Had you the purity of the Angels and the holiness of Saint John the Baptist, you would still be unworthy to receive or touch this Sacrament. For it is not due to any merit of his own that a man is allowed to consecrate and handle the Sacrament of Christ, and receive the Bread of Angels (Ps 78: 26) as his food. High the office, and great the dignity of a priest, to whom is granted what is not granted to Angels; for only a rightly ordained priest has power to celebrate the Eucharist and to hallow the Body of Christ. The priest is the minister of God, using the words of God by His own command and appointment: but God Himself is the principal agent and unseen worker, to whose will all things are subject (Wis 12: 18), and whose command all creatures obey.

In all that relates to this sublime Sacrament, you should have regard to God's word, rather than your own senses or any visible sign. Therefore, when you approach the Altar, let it be with awe and reverence. Consider from whom this ministry proceeds, that has been delivered to you by the imposition of the Bishop's hands (I Tim 4: 14.). You have been made a priest and ordained to celebrate the Sacrament: see, then that you offer this sacrifice to God faithfully, regularly, and devoutly, and that your life is blameless (I Tim 3: 2; 2 Pet 3: 14). Your obligations are now greater; you are bound to exercise stricter self-discipline and to aim at a higher degree of holiness. A priest should be adorned with all virtues, and show an example of holy life to others (Titus 2: 7.). His life should not be like that of worldly men, but like that of the Angels (Phil 3: 20), or of perfect men on earth.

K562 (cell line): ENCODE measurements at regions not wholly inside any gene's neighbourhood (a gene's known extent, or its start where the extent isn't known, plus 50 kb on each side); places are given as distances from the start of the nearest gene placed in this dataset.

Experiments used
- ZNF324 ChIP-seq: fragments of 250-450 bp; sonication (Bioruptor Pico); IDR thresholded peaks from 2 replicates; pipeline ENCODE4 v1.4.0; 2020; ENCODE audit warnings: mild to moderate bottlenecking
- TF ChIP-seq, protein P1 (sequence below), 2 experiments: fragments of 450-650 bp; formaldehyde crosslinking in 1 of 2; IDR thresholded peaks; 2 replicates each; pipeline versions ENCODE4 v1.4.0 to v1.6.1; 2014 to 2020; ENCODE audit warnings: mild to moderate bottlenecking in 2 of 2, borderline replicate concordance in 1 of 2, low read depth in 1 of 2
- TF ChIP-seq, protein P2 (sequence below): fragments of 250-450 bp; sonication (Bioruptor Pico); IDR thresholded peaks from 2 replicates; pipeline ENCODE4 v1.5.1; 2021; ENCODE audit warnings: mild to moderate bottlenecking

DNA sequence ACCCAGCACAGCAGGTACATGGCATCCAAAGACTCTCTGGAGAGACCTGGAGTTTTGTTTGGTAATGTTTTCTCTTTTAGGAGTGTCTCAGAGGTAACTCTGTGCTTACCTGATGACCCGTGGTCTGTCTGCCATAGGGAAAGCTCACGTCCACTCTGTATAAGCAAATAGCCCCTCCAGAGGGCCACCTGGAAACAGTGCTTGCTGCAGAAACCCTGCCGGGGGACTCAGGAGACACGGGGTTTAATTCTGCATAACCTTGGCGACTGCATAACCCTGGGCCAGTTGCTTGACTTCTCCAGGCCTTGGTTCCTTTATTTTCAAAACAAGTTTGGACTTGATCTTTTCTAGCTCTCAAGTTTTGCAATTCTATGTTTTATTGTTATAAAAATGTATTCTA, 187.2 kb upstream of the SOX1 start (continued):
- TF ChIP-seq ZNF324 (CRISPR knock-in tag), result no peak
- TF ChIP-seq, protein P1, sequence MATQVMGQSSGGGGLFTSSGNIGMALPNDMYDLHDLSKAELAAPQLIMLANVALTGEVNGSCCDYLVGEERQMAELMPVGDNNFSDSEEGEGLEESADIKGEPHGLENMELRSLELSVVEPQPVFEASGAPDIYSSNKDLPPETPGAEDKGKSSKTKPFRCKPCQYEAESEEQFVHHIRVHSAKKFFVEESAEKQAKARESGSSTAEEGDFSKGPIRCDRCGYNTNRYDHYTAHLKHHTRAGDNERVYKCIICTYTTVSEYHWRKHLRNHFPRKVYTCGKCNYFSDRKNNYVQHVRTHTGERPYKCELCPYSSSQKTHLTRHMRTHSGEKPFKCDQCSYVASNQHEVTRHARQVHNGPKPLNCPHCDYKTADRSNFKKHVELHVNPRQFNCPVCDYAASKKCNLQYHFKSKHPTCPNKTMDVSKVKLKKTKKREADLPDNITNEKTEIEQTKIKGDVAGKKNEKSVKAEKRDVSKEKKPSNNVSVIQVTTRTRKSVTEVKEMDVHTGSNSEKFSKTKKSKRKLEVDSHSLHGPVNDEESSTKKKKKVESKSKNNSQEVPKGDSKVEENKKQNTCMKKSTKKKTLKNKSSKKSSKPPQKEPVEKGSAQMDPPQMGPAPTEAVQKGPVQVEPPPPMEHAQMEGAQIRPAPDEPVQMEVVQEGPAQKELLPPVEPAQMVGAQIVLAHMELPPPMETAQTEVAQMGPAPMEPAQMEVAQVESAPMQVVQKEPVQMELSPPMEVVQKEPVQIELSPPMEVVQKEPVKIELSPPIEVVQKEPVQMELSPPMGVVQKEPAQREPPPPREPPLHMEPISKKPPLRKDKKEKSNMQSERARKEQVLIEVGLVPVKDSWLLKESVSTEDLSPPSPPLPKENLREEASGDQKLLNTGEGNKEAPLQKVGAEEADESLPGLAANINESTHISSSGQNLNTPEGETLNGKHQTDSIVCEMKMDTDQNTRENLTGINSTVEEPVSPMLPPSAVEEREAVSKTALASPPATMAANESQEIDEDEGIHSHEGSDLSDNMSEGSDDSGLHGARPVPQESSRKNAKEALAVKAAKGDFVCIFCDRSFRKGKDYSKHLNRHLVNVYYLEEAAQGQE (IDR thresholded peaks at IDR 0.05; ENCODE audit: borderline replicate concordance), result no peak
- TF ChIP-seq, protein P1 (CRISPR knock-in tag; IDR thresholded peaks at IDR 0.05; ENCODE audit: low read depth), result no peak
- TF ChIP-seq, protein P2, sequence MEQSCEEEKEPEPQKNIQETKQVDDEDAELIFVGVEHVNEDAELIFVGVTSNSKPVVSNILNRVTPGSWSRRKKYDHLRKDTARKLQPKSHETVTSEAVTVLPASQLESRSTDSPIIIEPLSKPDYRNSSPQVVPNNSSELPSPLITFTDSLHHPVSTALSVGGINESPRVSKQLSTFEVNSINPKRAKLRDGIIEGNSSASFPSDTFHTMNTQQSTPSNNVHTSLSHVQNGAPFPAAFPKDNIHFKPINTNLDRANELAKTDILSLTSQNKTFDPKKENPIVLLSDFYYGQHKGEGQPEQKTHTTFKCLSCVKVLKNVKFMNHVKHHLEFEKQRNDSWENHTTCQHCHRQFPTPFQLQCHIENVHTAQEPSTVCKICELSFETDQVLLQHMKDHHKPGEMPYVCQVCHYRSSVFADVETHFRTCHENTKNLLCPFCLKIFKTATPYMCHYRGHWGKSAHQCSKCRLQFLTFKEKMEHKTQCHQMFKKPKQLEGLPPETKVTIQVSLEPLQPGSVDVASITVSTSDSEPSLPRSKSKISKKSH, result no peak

The Imitation of Christ
Thomas a Kempis

Reprinted from Witness Ministries, a lay apostolate dedicated to renewing appreciation for the Mass as the greatest gift which God has given to His beloved spouse, the Church. Their mission is to show how, in the Eucharistic Liturgy, Jesus renews and transforms us–and the world–in His life and love.